ECS 210- The “Good” Student

What does it mean to be a “good” student according to the common-sense?

  • Every teacher dreams of having “good” students. These “good” students are the students that are on time and follow the rules. They follow instructions and do not question anything said by the teacher. They are quiet and good listeners that never speak out of turn, therefore they participate when they need to. These students also test very well and get high grades in whatever it is they are doing. Personally, I think you could call these “good” students “cookie cutter” students as they are all perfect and all the same.

Which students are privileged by this definition of the good student?

  • The students that are privileged by this definition are the students who learn best by seeing and listening. They are the students that can sit in a desk for hours and listening to the teacher’s voice and can take in everything that they are saying. These students typically come from a good/sturdy home where all their needs are being met. They have structure at home so structure at school is normal to them.

What is made impossible to see/understand/believe because of these common-sense ideas?

  • There are numerous students that do not fit into the “good” student category. Unfortunately, these students are often looked passed and therefore struggle with school. Because of common-sense, teachers feel they can only teach one certain way which is not only frustrating for students but also for the teacher because they feel like they are doing something wrong and then have to re-evaluate their teaching. Common-sense has influenced every single one of us, whether it has been influencing the way we learn or the way we teach. The secret is not to be a ‘good’ student and not to teach “good” students, but to realize that every student is different and to be open to change.

5 thoughts on “ECS 210- The “Good” Student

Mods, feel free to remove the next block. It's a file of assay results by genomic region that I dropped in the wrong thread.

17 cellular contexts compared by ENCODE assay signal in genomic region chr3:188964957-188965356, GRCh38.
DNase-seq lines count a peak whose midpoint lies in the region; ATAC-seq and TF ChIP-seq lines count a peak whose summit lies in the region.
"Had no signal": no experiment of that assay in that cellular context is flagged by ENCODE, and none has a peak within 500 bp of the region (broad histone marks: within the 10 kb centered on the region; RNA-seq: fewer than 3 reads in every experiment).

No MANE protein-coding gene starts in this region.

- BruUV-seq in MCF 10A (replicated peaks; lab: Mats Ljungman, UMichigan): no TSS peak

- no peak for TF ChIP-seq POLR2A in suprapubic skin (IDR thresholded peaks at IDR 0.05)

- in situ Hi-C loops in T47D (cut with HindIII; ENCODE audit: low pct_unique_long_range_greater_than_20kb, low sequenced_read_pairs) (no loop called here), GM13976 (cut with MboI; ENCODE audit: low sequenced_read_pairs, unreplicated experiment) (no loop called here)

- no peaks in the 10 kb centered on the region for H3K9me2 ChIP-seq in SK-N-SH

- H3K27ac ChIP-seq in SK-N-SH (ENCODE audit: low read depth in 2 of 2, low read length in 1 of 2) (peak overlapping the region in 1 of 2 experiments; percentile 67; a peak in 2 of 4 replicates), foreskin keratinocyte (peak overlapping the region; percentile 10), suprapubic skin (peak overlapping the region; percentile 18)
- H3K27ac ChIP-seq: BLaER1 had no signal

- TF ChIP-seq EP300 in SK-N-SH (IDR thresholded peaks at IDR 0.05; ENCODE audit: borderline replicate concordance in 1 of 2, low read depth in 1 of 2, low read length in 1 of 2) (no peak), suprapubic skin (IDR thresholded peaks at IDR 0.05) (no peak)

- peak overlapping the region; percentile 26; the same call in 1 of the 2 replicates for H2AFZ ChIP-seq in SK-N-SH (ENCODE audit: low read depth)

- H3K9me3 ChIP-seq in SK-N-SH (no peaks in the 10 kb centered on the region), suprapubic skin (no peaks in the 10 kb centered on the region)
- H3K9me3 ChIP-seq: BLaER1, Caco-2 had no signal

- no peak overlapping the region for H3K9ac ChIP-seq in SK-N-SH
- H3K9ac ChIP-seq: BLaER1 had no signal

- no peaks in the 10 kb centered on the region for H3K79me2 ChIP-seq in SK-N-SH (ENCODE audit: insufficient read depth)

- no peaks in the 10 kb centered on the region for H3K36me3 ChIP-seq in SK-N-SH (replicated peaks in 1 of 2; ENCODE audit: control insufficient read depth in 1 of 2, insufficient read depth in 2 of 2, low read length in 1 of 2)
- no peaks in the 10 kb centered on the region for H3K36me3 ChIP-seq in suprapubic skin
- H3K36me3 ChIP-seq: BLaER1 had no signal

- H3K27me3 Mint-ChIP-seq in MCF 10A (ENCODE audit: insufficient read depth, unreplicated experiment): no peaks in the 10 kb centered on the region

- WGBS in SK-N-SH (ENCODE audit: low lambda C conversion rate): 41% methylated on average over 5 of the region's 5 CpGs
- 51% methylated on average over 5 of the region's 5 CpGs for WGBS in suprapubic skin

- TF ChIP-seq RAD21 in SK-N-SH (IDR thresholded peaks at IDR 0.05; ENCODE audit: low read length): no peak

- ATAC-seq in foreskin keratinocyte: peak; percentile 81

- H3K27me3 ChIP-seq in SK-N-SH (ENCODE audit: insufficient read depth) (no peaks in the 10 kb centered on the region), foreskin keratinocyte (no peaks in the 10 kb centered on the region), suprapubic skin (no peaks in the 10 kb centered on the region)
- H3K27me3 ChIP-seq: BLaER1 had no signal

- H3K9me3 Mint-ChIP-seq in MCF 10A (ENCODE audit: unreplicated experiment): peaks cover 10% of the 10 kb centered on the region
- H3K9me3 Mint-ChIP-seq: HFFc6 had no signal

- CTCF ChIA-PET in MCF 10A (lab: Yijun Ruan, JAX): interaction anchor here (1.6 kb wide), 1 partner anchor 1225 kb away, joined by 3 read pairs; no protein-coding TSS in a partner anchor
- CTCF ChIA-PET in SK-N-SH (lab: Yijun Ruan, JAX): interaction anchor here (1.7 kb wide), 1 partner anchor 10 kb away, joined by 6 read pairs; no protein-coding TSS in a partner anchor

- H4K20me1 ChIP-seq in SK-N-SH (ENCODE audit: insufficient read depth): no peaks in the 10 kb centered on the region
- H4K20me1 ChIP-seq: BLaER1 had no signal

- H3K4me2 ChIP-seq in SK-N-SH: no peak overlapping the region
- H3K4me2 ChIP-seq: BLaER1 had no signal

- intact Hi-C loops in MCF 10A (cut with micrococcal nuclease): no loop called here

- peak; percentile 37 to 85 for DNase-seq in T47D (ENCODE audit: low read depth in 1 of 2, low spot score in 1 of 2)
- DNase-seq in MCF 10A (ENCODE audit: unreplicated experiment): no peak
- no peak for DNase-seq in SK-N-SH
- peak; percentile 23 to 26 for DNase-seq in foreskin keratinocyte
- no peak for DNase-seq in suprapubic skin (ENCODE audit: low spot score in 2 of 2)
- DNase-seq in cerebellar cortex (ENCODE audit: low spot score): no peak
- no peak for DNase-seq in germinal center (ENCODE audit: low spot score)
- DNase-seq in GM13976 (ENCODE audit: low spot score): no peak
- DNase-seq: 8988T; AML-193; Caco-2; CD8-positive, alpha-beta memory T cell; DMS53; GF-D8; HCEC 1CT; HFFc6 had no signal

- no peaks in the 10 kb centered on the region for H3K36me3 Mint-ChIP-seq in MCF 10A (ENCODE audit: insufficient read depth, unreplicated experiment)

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  1. I like your reference to “good” students as “cookie-cutter.” I agree that what you have described is the “perfect outline of a good student.” Further, our responses to the second prompt are very similar as we both mentioned that we think these “good” students come from a home and family where all their needs are being met. For example, a student that is lacking attention at home may act out in school to get this attention. What do you think would be the best way to handle that scenario in your classroom?

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  2. I love how, for the third question, you focused on those students who are overlooked by teachers because they don’t fit that “perfect” ideal. We are taught from the moment we enter kindergarten that we must fit this “cookie-cutter shape” of what a student should be and if we aren’t then there is something wrong with us. In reality, everyone learns differently and schools should be more focused on accommodating learners instead of creating clones. Would you say that you fit into the category of a “good student” when you were in primary and secondary school? How has this (or if you were not, how has that) had an effect on who you are now and the way that you learn? I think it’s important that we as teachers come to consider the ways in which the generalizations of normal can and will effect our future students.

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  3. I also used the term “cookie cutter” student to show that all “good” students fit the same mold. Do you think there is a common sense version of the “bad” student? In other words, the way we can list things that make a “good student”, can you do the same for “bad” students?

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  4. I love the reference you used at the end of your first paragraph! That is such a easy and short way to describe what a “good student” is. When it comes to privilege and students, I agree for what you said. The children that are in the “good student” category are typically the ones who are privileged. For the ones who are considered a “bad student” mainly struggle and don’t get the proper needs when it comes to their education! Like I said before, I agree with all that you said!

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